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Valentine Awards 2000

The Heron's Nest
a haikai journal ... 

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Volume II, Number 9: September, 2000.
Copyright © 2000. All rights reserved by the respective authors.

Editor's Choices •  Haiku: 1, 2, 3, 4 •  Index of Poets

Heron's Nest Award

One warm summer night, with the sky clear and the stars numberless, a poet decides to walk to the nearby seashore. He comes to an old lighthouse, one no longer in use so that it appears doubly dark, just a familiar shape looming up into the sky. It occurs to the poet that this structure, built for the purpose of sending out light, is in fact blocking the light from some stars, light that has traveled untold distances at an incredible speed. The lighthouse seems to have become a black hole, darker even than the surrounding night. Realization consumes the poet and he writes a haiku.

      summer stars missing:
      the dark shape
      of the dark lighthouse
                                            William Cullen Jr.

Such a distinctive shape, the lighthouse; an icon that simultaneously represents danger and protection. Lighthouses call our attention to perilous shores, and in so doing guide us away from them. Stars too are navigational aids. As with lighthouses, stars evoke a wide range of emotions. Inconceivably vast, the starry universe can appear frightening and inhospitable, yet it tantalizes us with its mystery and inspires our imaginations. While gazing at the heavens we can feel infinitesimally small, insignificant, ignorant, alone. We can also be relieved. Overwhelming personal problems lose their grip, giving way to an awe of the impersonal magnitude of space. In the light of infinite stars comfort can be taken in our very ignorance, wisdom that comes with a sense that in the final analysis the playing field is level; we are all in this together.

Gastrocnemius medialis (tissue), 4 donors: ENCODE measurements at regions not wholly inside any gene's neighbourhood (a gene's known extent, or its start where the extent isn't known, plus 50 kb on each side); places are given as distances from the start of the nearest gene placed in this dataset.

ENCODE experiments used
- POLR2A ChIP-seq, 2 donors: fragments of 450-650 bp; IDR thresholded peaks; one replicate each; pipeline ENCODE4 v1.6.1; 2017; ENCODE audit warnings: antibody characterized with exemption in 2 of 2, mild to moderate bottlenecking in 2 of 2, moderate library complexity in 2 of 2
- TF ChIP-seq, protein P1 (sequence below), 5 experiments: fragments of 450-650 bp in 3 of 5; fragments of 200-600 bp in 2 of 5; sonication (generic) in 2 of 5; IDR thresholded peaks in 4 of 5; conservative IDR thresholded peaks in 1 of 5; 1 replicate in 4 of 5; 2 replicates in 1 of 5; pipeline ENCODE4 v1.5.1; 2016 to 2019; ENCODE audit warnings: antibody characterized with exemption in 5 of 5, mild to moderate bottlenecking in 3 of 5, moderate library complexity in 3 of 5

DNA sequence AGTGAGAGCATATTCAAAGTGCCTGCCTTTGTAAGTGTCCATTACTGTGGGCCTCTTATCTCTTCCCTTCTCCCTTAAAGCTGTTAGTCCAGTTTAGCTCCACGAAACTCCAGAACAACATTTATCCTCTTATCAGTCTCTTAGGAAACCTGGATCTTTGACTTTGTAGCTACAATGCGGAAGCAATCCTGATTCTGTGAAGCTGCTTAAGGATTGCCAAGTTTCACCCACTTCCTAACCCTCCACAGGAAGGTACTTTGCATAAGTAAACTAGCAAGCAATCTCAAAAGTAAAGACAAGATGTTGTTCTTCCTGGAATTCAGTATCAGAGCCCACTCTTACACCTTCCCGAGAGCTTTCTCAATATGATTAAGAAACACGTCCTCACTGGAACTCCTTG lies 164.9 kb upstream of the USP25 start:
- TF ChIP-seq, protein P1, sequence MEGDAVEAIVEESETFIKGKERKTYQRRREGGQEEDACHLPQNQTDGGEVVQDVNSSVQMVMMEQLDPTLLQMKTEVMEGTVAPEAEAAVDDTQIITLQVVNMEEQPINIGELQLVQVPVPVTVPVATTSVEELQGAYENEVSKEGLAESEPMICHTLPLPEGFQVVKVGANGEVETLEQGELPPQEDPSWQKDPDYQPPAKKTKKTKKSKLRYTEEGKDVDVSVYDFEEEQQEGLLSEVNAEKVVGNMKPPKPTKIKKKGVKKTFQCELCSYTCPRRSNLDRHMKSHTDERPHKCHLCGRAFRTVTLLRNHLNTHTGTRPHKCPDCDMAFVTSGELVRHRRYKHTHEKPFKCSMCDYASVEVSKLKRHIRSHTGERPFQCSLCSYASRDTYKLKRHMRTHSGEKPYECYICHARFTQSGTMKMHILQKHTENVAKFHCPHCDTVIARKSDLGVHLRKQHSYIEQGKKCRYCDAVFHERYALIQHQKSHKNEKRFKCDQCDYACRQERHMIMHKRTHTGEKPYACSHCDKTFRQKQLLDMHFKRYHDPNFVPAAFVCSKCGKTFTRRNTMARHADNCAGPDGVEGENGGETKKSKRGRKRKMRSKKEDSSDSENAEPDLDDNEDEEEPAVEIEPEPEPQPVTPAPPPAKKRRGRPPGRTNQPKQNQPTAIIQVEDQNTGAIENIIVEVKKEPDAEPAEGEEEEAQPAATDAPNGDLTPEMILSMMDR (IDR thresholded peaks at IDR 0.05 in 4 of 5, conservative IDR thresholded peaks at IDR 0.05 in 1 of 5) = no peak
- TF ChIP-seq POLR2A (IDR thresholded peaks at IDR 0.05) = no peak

A lighthouse blocks the view of some stars. The poet may be considering that the technologies we create to help us find our way can sometimes obscure it – when navigating towards worldly goals, often short-sighted and self-centered, we must necessarily lose sight of a bigger picture.

I imagine that, for William Cullen Jr., feelings and speculations such as these must have taken place as he gazed at the lighthouse and the night sky beyond. And surely all the while he was under the influence of incessantly pounding surf. As the stars seem eternal, so too does the sea, and the sound of collapsing waves. When pondering lighthouses there is a sense of eternity as well, at least of continuity – a beam of light ceaselessly sweeping the sea, blinking on and off, day and night. But the one in this haiku seems to be out of commission. And as for those twinkling stars, some of them have gone out too – some long, long ago. Yet their light continues to reach our eyes . . . unless of course there's a lighthouse in the way.

This haiku represents an evening of immensity. Visually it is striking, powerful in its stark contrasts of dark and light, dark and darker, near and far. Inherently it resonates on both emotional and intellectual levels, delighting us with irony while intimating those age-old questions: who am I? Why am I here? Where am I going?

  Christopher Herold
September, 2000